The death penalty is inhumane. However, this is a disgustingly and dementedly confusing question of morality. Who am I to answer? Who are you to answer? Who is to answer after all? 

My big controversial opinion – I believe in change.
(Rebekah Bushmire)

I don’t believe in the death penalty. That’s not my controversial opinion.

My big controversial opinion – I believe in change. Giving the sentence of a death penalty takes away any kind of possibility of change or growth. There are a ton of people who have found faith in prison, changed their ways, and gone out better. Better Way Ministries is an organization founded on faith that has wonderful rates of rehabilitation for many men coming out of prison. While some criminals should not be released back into society, isn’t the rehabilitation of ex-cons evidence enough of change?

Beyond change, no judge, jury, or individual, should have the right to take away a human life. In any other context, execution is premeditated murder.

Furthermore, the judicial system is not accurate enough to deem someone unworthy of life. Consider the case of Tod Willingham, who was accused of burning down his home to murder his children, and was executed months before the evidence came out that proved him innocent. Evidence not even related to the case was used against him, such as past domestic violence claims, metallica posters, and incorrectly identified burn patterns. Willingham lost his life due to unfair claims and incorrect evidence. What change Willingham could have brought to the world upon being released from jail, what contributions he could have given to society, the world will never know.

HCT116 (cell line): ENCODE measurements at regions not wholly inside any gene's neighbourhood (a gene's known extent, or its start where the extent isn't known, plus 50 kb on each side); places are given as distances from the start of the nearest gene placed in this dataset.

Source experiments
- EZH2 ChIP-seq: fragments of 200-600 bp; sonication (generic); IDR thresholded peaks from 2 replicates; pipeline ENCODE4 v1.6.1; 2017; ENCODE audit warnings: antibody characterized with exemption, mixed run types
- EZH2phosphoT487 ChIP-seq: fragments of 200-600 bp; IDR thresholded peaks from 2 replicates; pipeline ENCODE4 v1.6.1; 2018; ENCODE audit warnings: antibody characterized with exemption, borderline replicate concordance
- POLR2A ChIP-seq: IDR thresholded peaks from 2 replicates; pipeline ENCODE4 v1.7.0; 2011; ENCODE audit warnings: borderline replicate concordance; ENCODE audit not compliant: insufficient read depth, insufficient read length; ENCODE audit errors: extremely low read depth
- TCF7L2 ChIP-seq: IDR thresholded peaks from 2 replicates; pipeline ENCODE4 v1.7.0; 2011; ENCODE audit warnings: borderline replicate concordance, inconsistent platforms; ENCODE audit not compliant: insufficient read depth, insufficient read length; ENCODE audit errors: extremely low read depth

The death penalty should be abolished.

One person losing their life is one life too many.
(Rebekah Bushmire)

The death penalty is always a difficult discussion. I think that criminals who have committed heinous crimes should be punished. Some may agree that if you take a life, then you owe a life, but I personally think that no one should have the power to end someone’s life in the name of justice. Under what circumstances does a person deserve to be killed? If it’s when a person kills another, then in my opinion, there should be way more people receiving the death penalty. I understand that murdering a whole town versus murdering one person looks a lot worse in numbers, but for me, a life is a life. One person losing their life is one life too many.

If someone is truly a monster, then the worst possible punishment for them would be to live the rest of their lives with their actions on their conscience. Murderers should sit in prison with a constant reminder of how they ripped a person away from their family, friends and place in the world. Another reason why I disagree with the death penalty is the fact that there have been people who were wrongfully convicted of a crime, and an innocent person lost their lives just because a group of people voted for it.

We can’t prove their innocence after they are dead.
(Rebekah Bushmire)

The death penalty is cruel, yes, but I believe that it’s an easy way out for those who are given it. If you committed a crime worthy of the death penalty you should be spending the rest of your life behind bars. I get the fact that if you killed someone you should get the same retribution, but I personally believe that having to stay in jail knowing you will never be released, is mental torment. Just that alone is worth the cost of a life. We also must add that proof is not always solid in court and people can be wrongly accused. When they get put on death row for something they didn’t do, we can’t prove their innocence after they are dead. Yes, there are pardons, but it doesn’t reverse the fact that they are dead.